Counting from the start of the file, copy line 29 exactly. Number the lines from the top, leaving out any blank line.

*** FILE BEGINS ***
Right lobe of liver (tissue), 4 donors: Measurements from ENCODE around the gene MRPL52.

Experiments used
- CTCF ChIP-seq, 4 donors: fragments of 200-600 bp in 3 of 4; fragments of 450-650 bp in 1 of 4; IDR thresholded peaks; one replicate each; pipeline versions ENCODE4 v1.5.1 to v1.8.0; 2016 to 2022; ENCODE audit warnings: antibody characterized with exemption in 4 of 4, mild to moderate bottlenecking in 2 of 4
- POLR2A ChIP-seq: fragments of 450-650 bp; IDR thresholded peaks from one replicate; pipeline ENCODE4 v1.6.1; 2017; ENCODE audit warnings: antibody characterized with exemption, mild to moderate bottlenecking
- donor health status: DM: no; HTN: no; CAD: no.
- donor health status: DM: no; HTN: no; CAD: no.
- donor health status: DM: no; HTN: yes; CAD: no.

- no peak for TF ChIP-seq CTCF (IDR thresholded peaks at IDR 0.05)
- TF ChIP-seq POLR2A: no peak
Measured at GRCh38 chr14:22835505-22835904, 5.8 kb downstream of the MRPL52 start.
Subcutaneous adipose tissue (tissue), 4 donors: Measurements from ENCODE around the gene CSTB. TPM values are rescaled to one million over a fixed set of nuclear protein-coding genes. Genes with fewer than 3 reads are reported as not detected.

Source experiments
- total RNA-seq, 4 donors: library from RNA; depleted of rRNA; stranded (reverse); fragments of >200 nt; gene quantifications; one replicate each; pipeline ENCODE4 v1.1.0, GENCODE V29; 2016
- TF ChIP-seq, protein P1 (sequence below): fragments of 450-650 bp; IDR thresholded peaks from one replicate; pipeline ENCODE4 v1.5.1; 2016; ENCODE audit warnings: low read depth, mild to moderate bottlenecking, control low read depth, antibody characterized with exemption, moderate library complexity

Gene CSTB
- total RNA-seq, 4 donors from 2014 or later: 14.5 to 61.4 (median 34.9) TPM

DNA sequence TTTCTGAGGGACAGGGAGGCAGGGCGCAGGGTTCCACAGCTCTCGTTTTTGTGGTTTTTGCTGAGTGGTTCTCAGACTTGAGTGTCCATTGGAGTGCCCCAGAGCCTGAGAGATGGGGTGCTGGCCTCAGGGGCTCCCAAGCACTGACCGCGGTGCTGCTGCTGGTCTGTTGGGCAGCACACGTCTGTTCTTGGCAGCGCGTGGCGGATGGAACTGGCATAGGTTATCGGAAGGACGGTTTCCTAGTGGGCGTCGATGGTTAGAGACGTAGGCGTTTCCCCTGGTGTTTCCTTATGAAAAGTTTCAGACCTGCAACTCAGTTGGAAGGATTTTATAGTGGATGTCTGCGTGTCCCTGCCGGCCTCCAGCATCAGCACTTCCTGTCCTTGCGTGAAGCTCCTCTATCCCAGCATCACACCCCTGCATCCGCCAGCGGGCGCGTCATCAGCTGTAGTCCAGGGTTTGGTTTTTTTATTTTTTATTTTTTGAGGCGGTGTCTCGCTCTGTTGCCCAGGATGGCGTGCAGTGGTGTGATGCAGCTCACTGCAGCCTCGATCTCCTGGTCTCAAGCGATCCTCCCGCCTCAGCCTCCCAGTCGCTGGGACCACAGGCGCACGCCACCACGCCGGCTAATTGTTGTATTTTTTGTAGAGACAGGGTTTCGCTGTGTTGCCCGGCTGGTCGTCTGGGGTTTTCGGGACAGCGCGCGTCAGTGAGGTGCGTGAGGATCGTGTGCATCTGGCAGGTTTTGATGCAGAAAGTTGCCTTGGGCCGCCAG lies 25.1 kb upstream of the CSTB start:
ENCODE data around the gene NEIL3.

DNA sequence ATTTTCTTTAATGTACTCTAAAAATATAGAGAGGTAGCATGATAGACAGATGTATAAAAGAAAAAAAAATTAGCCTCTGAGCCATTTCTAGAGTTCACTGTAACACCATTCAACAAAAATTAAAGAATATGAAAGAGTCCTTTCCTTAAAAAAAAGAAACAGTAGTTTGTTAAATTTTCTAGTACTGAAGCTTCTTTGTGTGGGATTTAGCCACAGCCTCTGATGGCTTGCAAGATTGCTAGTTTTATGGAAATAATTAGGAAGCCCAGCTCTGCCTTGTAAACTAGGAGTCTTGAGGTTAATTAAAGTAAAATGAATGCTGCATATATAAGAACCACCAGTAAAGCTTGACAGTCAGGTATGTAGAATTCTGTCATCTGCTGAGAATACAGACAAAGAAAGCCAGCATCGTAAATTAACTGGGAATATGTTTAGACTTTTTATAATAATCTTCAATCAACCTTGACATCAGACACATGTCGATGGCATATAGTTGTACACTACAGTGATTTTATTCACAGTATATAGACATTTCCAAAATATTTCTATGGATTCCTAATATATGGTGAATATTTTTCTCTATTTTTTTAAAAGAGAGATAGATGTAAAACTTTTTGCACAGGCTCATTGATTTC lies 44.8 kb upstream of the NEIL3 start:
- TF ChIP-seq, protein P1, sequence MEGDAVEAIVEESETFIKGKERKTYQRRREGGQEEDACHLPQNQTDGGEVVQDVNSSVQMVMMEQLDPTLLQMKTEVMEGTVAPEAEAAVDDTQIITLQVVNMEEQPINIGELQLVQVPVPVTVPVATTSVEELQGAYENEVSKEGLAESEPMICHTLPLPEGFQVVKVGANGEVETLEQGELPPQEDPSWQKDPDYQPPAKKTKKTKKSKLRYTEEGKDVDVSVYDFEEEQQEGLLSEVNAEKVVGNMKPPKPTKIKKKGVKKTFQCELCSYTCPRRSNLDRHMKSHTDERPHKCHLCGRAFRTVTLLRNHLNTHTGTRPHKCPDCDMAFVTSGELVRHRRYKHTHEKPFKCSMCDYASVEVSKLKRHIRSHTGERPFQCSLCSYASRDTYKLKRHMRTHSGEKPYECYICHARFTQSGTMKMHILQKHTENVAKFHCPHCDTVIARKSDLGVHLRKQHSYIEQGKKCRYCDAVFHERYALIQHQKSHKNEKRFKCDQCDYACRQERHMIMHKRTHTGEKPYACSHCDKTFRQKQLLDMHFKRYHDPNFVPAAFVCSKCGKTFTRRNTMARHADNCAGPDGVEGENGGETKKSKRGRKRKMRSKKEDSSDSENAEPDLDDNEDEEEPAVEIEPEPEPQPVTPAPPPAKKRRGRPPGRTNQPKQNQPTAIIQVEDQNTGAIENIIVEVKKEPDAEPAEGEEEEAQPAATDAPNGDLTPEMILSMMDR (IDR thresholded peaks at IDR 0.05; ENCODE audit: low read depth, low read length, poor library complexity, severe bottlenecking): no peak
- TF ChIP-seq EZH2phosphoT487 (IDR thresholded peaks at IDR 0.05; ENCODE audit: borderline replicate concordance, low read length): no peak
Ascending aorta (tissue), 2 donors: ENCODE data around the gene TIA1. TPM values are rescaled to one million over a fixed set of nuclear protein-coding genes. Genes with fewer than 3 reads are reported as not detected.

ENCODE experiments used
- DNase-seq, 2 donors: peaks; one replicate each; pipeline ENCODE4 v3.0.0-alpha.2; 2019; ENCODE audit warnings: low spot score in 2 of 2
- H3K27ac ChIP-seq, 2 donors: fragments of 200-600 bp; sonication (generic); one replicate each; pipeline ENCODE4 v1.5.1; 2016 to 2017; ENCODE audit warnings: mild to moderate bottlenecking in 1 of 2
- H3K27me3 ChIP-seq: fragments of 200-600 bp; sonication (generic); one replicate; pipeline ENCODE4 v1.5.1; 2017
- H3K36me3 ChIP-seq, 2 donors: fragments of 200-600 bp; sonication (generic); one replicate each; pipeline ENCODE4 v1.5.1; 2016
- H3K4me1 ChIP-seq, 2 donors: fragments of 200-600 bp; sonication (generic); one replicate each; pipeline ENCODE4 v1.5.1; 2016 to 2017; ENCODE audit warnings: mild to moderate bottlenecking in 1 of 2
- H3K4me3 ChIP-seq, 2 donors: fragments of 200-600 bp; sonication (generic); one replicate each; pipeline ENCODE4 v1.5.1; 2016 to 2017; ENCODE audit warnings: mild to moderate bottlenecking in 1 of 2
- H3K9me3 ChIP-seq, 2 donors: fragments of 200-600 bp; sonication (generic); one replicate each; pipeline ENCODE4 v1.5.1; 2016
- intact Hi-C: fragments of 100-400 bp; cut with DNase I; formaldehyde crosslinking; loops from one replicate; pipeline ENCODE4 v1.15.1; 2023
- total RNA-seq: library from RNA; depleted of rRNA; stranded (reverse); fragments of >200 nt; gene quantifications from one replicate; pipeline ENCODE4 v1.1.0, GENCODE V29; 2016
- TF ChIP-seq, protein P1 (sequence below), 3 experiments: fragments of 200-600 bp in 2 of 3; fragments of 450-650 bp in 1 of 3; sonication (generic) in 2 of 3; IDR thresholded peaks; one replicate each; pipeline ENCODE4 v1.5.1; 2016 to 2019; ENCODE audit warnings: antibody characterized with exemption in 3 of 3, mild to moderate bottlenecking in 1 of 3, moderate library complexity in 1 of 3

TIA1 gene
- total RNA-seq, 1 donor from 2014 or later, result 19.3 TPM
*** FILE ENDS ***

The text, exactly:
- H3K4me3 ChIP-seq, 2 donors: fragments of 200-600 bp; sonication (generic); one replicate each; pipeline ENCODE4 v1.5.1; 2016 to 2017; ENCODE audit warnings: mild to moderate bottlenecking in 1 of 2